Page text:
6909 Black Oak Road   Fraziers Bottom, WV 25082      304-937-3243

10 Comments leave one →
  1. April 24, 2012 2:46 pm

    Oddly enough I’m not much of a meat fan, but every so often (once a decade maybe) I crave a really good ham or bacon. Go figure.

    • April 24, 2012 2:47 pm

      This is equivalent to pancetta….so sliced very thin and use sparingly to enhance flavor. The American cut of bacon apparently is not common elsewhere.

  2. April 24, 2012 5:58 pm

    This post made me hungry!

    • April 24, 2012 6:43 pm

      They served us a blind taste test of pork roast…not the ham, but similar breed, cooked the same, just one was from their farm and finished with the acorns. There WAS a difference!

      • April 24, 2012 6:45 pm

        good difference? We are planning to finish our pigs on acorns but have been told it changes the flavor for the worse.

      • April 24, 2012 6:57 pm

        Okay, I have had a problem with my sinuses and for several years have had no sense of smell and a repressed sense of taste. The doc is getting me ready for some surgery so I am on prednisone and the world is bombarding me with aromas and flavors again. The timing was perfect. Nadine presented a tray of small plastic cups with pieces of roast with blue toothpicks and another tray with red toothpicks. We cleansed our palates with a cracker and water in between. No contest. Both were moist but the acorn finished pork had a more complex interesting PLEASANT flavor.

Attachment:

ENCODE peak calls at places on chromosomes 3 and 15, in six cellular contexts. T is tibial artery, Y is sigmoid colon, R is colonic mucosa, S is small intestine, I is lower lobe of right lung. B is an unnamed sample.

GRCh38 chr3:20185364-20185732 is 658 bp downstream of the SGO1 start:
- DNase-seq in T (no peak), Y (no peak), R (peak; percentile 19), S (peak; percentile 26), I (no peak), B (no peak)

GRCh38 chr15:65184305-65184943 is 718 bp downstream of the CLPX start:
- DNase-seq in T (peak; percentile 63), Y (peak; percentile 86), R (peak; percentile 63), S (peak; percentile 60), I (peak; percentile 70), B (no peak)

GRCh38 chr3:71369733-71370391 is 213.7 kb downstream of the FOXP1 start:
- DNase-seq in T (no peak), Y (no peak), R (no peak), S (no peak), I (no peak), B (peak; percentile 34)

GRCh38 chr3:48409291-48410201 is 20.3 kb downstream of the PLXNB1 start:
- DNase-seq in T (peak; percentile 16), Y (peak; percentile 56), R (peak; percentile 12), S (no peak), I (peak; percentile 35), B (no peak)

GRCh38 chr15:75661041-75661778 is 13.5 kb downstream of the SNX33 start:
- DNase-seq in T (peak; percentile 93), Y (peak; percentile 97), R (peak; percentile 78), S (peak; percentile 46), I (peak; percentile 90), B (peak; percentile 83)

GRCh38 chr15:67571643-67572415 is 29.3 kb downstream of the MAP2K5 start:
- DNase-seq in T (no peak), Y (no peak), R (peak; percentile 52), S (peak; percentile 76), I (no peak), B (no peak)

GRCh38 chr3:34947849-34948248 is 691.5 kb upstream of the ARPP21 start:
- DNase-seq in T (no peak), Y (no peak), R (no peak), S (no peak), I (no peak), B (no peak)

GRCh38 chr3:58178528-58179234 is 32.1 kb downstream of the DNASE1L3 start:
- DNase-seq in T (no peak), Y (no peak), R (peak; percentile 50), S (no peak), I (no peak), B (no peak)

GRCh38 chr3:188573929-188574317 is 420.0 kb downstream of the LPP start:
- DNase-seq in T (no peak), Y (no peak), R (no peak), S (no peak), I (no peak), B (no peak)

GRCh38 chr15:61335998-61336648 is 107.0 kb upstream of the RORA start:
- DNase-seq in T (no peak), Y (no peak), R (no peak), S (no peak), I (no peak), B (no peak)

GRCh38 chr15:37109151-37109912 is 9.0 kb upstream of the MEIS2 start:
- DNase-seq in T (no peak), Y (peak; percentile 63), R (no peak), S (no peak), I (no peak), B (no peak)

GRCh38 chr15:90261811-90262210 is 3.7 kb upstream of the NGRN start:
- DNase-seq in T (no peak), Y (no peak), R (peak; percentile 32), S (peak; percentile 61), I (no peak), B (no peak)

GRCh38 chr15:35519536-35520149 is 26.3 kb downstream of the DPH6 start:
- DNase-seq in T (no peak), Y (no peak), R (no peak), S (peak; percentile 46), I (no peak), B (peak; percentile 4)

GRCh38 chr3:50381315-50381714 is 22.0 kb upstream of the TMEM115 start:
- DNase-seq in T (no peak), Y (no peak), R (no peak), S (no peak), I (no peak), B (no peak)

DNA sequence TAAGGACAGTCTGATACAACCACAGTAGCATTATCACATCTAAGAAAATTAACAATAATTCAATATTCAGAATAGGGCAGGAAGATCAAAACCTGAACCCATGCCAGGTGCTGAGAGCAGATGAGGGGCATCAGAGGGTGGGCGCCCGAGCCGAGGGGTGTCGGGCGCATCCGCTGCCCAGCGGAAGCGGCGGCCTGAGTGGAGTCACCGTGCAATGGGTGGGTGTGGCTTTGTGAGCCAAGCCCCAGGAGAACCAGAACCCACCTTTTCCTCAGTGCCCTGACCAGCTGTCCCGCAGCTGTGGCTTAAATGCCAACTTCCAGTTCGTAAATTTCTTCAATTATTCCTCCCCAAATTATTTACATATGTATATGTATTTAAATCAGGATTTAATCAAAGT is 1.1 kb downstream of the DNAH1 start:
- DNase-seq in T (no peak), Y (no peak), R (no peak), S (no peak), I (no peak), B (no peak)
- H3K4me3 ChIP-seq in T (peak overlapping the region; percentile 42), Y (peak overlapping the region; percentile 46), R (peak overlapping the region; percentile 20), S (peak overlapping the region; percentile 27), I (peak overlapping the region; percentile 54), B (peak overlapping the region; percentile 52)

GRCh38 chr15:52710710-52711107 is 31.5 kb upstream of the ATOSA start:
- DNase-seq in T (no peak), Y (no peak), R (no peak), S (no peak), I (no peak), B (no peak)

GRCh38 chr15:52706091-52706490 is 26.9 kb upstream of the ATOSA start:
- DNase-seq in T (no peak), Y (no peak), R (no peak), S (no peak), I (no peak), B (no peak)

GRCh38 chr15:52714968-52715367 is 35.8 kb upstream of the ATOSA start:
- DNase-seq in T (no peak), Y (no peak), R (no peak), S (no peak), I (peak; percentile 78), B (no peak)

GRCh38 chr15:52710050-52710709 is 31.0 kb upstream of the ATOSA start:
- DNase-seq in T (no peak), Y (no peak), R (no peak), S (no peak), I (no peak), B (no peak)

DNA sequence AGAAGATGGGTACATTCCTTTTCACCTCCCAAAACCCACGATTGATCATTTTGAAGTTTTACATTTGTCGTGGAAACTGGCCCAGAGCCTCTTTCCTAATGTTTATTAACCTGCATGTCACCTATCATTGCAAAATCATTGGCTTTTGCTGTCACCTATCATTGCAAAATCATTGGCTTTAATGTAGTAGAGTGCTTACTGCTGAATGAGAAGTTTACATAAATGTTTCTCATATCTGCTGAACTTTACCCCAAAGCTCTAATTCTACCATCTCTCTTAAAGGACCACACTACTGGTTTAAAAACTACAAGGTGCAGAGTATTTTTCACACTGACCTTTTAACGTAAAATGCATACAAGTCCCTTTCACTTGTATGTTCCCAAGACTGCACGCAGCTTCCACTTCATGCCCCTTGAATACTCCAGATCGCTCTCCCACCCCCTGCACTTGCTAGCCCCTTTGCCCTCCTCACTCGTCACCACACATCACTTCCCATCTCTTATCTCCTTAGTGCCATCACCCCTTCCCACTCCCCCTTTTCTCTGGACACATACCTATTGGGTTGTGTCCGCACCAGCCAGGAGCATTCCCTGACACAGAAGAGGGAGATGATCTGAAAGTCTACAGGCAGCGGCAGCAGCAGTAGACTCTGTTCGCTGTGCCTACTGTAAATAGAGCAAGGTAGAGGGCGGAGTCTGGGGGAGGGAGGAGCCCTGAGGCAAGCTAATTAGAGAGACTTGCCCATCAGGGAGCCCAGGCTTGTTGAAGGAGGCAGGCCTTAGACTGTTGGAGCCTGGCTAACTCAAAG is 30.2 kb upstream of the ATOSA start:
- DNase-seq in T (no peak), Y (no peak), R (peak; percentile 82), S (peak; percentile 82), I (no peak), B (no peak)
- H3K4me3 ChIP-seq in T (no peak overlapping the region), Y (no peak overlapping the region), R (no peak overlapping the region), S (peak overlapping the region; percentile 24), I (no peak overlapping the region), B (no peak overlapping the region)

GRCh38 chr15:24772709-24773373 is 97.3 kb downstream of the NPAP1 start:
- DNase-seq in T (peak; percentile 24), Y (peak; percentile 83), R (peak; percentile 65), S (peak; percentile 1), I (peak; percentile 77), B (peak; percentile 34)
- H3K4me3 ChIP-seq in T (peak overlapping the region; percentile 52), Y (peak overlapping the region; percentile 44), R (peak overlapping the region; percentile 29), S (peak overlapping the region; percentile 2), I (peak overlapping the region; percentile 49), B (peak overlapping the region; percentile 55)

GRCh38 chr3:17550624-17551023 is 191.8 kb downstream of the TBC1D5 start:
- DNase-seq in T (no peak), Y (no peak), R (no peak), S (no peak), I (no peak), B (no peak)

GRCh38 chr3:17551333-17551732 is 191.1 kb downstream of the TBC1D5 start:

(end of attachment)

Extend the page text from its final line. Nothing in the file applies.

3. April 24, 2012 6:36 pm

    What a story! I love what Chuck and Nadine are doing – and how they’re doing it. Another WV Grown product that makes me want to shout! Can’t wait to get a delivery route set up so we can get some of that over here in the Eastern Panhandle!

    • April 24, 2012 6:42 pm

      I heard about them 2 years ago from a guy I knew who works for the WVDoT as a videographer…he was documenting the Route 35 corridor. And now I got to visit! I really enjoy what I do! Chuck emphasized the need to find a niche is important!

  4. April 25, 2012 8:31 pm

    Very informative; I learned a lot and hope you are successful.

    • April 26, 2012 5:16 am

      I think the concept of finding a niche market makes a lot of sense in any endeavor. This farmer can obviously just go back to raising hogs in the more regularly practiced fashion if the market is not there for the specialized product, but by recognizing there is something of value he can produce, he provides a new source to upscale restaurants here in the United States who might prefer an American product.